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Zynga CEO Mark Pincus, left, chats in Seattle with Zynga VP Neil Roseman

Zynga’s remarkable growth may be tied to hit games such as FarmVille, CityVille and Mafia Wars. But there’s another secret to the company’s crazy success: a decentralized structure which rewards entrepreneurial employees. Mark Pincus laid out that vision tonight as the Zynga founder and CEO spoke at the grand opening of the company’s new Seattle engineering office in Pioneer Square.

At this point, the office — located in the historic Washington Shoe Building — has more trendy couches than desks. But that’s set to change as Neil Roseman, an Amazon veteran and newly-appointed Zynga vice president, looks to boost hiring at the 5,850 square foot office.

We captured Pincus’ remarks (video posted below), who also discussed some of the heavy-duty technical challenges facing the four-year-old company. Zynga attracts more than 250 million active monthly users, with those users sharing some eight billion “neighbor connections.” It is a massive collection of data, and a big “technology challenge,” he says.

On the company’s mission: “This concept of helping people find five minutes in their day to play. I know there is a whole discussion about the games industry, and people kind of segment themselves that they are a gamer, or not a gamer. I think that there’s a bigger opportunity than that. And just like Amazon built out ‘shop’ on the Internet and made that a verb … we want to build out play. And I think play is such a powerful word, and it is much more aspirational than a lot of things you can do on the Internet.”

Zynga's core values on the wall at the company's new Seattle office

On facing technical challenges: “In order to build out this opportunity around play, we need to solve a lot of interesting technical problems and user experience issues because to get you to the point that you can play, we need your friends to be there with you and we need to have something that you want to play, they want to play it, and you are connected through time and space when you are never in the same time or space with your friends, and you may not even be on the same networks or devices.”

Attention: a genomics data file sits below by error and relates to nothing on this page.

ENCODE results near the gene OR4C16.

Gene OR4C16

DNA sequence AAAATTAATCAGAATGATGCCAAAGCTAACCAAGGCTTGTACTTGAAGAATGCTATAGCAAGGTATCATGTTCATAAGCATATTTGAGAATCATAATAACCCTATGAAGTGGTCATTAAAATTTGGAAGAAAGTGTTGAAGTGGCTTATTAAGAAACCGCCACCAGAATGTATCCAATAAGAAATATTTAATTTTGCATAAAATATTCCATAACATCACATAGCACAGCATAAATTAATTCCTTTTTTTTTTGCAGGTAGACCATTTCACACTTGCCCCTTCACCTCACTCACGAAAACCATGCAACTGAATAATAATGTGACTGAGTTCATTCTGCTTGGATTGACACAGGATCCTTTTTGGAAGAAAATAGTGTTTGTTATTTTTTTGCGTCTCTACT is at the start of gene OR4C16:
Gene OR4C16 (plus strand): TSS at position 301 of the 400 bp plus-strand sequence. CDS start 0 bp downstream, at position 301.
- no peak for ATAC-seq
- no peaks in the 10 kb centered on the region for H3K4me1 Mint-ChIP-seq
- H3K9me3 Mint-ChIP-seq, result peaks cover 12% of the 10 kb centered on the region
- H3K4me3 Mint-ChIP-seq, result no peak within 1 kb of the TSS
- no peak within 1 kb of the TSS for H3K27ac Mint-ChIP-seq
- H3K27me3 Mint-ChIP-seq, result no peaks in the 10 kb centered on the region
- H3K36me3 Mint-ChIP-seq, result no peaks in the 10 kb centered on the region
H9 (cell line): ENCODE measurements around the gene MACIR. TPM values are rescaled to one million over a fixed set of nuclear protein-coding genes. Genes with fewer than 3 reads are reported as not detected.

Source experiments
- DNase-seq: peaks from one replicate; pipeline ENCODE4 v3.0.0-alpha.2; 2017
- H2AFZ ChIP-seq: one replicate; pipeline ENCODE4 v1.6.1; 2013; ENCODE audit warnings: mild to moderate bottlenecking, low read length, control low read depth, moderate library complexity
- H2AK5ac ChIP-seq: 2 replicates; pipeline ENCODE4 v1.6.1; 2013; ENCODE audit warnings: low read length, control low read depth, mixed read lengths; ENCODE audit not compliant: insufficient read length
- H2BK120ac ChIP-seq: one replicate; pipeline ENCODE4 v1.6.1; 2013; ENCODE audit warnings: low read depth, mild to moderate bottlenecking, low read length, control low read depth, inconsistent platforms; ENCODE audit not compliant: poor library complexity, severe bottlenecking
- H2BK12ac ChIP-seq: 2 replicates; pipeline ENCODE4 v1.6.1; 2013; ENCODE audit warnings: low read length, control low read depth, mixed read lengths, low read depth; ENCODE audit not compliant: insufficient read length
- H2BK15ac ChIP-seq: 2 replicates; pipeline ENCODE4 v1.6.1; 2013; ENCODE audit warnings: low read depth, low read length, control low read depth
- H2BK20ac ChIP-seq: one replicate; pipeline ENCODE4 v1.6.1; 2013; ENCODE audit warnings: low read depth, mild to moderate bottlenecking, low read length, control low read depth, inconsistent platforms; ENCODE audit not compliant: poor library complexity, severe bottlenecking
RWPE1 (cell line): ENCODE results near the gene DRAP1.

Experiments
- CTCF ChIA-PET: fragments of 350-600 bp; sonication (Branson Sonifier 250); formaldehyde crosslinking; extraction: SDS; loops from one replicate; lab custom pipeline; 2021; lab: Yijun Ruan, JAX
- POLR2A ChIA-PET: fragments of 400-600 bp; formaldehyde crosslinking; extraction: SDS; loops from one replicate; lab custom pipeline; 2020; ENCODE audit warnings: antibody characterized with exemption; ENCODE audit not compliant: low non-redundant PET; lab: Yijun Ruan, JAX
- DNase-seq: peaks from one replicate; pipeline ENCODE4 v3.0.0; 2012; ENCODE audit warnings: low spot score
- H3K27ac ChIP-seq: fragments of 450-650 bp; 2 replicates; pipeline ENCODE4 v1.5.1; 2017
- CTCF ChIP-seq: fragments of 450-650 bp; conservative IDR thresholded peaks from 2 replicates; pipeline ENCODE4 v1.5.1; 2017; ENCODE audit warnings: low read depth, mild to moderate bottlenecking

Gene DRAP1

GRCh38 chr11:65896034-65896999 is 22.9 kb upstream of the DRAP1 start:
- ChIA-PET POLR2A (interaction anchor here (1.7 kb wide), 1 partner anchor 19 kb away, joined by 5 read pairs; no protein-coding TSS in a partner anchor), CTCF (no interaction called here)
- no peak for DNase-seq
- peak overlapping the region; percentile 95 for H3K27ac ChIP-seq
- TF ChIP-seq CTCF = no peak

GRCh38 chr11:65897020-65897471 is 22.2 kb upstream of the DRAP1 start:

On the complexity of social games: “While it sounds simple to get you to play with your friends, our lives have made it really complex and not that easy. If we do our jobs right at Zynga — just like Amazon — play and games seems simple and available and it seems like your friends are just their waiting for you, but behind the scenes there’s a ton of innovation that we have to do to make that a reality.”

Zynga's new Seattle office features more couches than desks at the moment

On the Wal-Mart effect: “What can we do to, I like to say, have the equivalent of the the Wal-Mart greeter. That is as you come to the game knows something about you, and knows whether you are engaged in the game and interested … and knows whether you are having a lot of what I call  social liquidity: Are your friends active and do you need more friends to have a good social experience,

On expanding to Seattle: “The Seattle angle for us is we’ve envied the level of engineering talent up here in Seattle from a distance for a long time, and we’ve tried to recruit people from Seattle and get them to move to San Francisco, with very limited success. I guess people like the weather and the coffee. (Laughs). It is always good weather when I am here, which is not often. For us, we are excited about having an office here where we can recruit both world-class engineers and world-class entrepreneurs.

On the entrepreneurial culture: “The way Zynga is set up is we are a confederation of entrepreneurs and CEOs, and that is what our culture is all about. The only way we have been able to grow this fast has been by recruiting people who really want a clear mission, they want to own a product and they want to have clear goals for their products, and they want to be left alone or helped to be successful. We are a very decentralized company with that kind of structure.

On what may come out of the Seattle office: “We hope that in Seattle, we can have several product groups that can be on those kinds of missions, but leverage the incredible depth of engineering talent that is here, but is becoming very hard for us to get at the scale we need in San Francisco.”

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